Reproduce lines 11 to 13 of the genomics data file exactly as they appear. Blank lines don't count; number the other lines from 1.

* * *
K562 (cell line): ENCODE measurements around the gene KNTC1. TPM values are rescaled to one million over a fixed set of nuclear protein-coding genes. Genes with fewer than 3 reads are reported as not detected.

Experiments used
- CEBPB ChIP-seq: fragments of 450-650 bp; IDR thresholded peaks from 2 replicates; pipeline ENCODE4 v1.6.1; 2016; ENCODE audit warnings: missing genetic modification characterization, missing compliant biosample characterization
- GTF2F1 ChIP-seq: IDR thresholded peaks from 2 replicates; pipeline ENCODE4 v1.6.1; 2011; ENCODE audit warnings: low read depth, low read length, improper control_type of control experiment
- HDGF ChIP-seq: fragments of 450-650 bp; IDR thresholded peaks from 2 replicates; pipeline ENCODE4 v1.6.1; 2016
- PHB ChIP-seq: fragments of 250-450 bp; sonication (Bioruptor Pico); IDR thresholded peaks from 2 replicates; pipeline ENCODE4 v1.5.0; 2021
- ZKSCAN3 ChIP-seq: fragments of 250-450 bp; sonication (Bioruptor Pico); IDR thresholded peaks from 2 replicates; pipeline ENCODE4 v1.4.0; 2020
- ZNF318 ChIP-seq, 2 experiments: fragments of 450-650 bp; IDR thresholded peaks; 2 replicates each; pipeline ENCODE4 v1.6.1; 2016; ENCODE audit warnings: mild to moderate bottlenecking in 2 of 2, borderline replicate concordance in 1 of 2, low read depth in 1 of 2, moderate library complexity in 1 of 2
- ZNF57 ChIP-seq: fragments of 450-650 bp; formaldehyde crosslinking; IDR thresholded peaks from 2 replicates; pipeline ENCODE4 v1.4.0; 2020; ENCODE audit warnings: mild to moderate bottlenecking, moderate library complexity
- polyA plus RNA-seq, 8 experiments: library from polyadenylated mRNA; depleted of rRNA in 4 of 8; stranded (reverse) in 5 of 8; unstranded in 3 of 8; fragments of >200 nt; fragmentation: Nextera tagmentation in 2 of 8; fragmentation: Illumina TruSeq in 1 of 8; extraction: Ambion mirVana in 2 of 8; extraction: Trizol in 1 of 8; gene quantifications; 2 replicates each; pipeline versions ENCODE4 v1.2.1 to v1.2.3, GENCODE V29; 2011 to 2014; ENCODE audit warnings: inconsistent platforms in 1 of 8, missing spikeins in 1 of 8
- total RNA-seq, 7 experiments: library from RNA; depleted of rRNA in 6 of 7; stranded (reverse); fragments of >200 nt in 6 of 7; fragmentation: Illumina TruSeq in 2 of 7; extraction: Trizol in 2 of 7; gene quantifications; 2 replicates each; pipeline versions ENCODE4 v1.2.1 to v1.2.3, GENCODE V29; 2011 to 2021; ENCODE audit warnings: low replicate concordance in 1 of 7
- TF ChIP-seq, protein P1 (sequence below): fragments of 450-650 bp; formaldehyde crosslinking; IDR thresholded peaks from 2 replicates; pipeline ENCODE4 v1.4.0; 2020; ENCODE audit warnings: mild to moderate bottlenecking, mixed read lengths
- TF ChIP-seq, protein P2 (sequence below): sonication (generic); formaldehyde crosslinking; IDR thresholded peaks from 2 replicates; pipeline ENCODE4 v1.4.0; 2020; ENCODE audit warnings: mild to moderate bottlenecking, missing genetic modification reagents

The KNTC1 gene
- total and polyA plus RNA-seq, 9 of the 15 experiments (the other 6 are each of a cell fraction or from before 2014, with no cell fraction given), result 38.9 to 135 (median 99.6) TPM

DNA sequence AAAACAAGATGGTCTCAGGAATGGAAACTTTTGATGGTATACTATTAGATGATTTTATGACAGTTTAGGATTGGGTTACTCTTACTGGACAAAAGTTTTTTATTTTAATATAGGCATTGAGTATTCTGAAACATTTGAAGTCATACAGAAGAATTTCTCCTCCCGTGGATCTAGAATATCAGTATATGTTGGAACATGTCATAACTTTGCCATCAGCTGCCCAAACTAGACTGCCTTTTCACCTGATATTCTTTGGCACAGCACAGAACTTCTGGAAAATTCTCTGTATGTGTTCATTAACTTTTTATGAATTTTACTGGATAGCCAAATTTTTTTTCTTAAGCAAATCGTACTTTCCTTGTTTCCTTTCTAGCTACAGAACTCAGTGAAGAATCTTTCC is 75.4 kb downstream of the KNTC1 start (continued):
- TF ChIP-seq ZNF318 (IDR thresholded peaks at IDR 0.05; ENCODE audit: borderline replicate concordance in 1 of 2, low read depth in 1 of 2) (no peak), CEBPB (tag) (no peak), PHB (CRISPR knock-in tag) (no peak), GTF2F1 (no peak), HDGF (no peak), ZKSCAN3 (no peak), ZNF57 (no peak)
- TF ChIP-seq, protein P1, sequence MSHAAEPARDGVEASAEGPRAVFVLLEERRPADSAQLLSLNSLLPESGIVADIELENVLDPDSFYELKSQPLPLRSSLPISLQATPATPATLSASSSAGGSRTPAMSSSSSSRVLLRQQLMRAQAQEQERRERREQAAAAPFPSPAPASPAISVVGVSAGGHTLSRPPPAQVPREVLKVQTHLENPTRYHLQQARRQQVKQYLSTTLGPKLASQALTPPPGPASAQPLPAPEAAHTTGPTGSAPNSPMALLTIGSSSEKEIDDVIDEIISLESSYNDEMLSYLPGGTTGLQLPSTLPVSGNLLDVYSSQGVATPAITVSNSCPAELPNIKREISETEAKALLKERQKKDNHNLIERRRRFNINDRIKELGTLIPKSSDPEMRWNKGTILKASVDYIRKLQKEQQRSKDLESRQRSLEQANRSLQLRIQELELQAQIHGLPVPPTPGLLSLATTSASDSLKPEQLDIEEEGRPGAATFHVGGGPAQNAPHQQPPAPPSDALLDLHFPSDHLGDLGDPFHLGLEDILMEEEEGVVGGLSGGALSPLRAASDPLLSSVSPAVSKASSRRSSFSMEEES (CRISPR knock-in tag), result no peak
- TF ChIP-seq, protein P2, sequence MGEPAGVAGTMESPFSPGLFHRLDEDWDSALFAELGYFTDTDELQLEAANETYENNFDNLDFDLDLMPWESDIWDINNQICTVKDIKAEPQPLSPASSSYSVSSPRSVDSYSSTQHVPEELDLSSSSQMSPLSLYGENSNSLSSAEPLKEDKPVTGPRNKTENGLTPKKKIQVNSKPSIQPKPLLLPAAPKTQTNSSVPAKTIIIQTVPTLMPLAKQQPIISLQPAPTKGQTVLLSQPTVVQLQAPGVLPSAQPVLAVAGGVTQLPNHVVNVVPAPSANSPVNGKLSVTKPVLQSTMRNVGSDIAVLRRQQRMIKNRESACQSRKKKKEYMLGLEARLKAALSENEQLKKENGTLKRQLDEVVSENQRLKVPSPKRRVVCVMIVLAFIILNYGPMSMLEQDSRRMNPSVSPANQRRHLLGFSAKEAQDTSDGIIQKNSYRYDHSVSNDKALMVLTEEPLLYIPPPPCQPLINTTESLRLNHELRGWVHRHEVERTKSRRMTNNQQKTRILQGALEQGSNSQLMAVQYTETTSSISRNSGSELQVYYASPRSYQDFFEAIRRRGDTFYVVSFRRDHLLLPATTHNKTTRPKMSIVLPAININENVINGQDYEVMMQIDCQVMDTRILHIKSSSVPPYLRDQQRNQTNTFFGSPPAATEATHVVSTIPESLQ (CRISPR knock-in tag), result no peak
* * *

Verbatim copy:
- total RNA-seq, 7 experiments: library from RNA; depleted of rRNA in 6 of 7; stranded (reverse); fragments of >200 nt in 6 of 7; fragmentation: Illumina TruSeq in 2 of 7; extraction: Trizol in 2 of 7; gene quantifications; 2 replicates each; pipeline versions ENCODE4 v1.2.1 to v1.2.3, GENCODE V29; 2011 to 2021; ENCODE audit warnings: low replicate concordance in 1 of 7
- TF ChIP-seq, protein P1 (sequence below): fragments of 450-650 bp; formaldehyde crosslinking; IDR thresholded peaks from 2 replicates; pipeline ENCODE4 v1.4.0; 2020; ENCODE audit warnings: mild to moderate bottlenecking, mixed read lengths
- TF ChIP-seq, protein P2 (sequence below): sonication (generic); formaldehyde crosslinking; IDR thresholded peaks from 2 replicates; pipeline ENCODE4 v1.4.0; 2020; ENCODE audit warnings: mild to moderate bottlenecking, missing genetic modification reagents